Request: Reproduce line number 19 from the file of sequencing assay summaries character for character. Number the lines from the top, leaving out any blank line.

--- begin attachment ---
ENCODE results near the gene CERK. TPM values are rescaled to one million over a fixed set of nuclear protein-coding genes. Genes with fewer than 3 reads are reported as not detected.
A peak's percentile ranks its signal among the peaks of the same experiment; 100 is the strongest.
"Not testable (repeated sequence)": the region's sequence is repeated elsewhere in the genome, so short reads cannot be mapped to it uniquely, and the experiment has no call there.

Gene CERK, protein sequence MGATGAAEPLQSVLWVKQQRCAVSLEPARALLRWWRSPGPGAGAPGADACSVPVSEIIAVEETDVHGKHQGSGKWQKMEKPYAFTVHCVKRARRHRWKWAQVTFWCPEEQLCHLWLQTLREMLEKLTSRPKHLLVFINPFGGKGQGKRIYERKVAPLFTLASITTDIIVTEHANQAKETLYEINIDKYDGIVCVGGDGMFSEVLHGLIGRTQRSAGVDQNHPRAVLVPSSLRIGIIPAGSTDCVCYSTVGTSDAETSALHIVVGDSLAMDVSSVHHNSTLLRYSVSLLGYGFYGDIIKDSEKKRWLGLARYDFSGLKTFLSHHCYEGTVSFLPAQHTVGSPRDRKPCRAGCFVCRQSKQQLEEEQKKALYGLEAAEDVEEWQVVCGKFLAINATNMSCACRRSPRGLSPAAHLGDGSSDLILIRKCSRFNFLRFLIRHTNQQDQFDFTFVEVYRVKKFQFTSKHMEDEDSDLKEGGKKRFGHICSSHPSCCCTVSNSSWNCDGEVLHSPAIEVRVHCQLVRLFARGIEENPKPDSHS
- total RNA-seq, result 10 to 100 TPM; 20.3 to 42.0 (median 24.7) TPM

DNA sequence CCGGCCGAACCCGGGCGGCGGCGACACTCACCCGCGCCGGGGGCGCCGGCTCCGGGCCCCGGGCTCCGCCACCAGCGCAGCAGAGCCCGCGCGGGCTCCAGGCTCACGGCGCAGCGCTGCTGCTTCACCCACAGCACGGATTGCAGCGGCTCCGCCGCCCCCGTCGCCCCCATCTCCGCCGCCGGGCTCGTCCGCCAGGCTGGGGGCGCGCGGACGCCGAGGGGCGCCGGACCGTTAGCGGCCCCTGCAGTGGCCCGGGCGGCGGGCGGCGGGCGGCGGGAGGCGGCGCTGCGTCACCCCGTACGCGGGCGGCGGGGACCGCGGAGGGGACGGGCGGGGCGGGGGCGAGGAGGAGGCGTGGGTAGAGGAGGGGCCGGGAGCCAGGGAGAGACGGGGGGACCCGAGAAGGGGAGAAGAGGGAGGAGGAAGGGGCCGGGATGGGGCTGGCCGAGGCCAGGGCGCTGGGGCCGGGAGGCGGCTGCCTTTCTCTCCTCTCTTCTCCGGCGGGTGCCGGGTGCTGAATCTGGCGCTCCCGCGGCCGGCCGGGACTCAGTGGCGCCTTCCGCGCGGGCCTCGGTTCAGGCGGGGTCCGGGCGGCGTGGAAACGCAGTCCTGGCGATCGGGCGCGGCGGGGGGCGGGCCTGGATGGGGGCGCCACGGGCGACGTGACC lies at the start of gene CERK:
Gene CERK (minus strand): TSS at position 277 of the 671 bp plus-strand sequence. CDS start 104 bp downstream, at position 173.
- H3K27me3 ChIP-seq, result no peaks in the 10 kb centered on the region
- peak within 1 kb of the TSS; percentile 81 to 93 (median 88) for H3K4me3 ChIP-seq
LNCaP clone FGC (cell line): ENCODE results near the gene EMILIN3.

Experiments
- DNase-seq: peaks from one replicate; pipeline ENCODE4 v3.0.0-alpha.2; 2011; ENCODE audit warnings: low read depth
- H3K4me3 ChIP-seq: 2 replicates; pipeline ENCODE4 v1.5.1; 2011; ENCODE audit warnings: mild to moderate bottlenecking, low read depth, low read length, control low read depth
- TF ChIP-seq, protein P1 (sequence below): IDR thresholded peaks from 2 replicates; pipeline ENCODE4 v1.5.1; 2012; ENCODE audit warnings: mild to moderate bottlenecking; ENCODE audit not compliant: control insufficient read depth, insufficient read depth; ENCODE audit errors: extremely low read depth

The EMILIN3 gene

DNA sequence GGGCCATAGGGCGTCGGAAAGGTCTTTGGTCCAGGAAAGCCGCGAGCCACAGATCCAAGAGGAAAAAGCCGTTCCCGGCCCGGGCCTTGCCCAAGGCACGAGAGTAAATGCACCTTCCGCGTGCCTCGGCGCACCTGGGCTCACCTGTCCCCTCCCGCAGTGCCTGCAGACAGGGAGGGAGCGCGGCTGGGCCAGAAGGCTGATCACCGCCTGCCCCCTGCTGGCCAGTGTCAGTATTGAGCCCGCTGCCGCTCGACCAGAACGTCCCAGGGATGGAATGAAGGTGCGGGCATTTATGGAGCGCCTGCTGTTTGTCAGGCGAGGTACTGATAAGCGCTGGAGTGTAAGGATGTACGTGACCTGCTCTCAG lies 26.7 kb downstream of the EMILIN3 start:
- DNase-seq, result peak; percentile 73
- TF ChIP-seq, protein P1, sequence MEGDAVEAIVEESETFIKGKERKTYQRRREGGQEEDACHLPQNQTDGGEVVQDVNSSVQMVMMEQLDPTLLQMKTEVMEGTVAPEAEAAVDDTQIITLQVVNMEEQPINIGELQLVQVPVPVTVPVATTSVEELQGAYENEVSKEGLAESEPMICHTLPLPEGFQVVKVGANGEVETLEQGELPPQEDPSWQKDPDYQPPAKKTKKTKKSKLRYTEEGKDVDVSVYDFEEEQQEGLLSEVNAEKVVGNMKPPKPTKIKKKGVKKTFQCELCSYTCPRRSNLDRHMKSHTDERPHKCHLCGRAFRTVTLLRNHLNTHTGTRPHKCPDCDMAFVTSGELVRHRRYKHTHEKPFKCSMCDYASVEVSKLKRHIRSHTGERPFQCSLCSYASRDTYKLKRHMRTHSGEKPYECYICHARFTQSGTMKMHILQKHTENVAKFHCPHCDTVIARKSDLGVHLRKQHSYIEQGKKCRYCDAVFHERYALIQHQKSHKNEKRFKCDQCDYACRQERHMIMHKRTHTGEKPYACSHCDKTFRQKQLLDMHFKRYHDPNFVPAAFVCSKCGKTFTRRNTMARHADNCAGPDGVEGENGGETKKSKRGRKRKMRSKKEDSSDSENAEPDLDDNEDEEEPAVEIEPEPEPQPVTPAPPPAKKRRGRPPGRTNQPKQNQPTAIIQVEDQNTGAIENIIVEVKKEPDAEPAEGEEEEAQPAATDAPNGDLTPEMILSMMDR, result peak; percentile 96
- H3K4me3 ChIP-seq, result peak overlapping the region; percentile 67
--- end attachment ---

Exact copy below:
- H3K4me3 ChIP-seq, result peak overlapping the region; percentile 67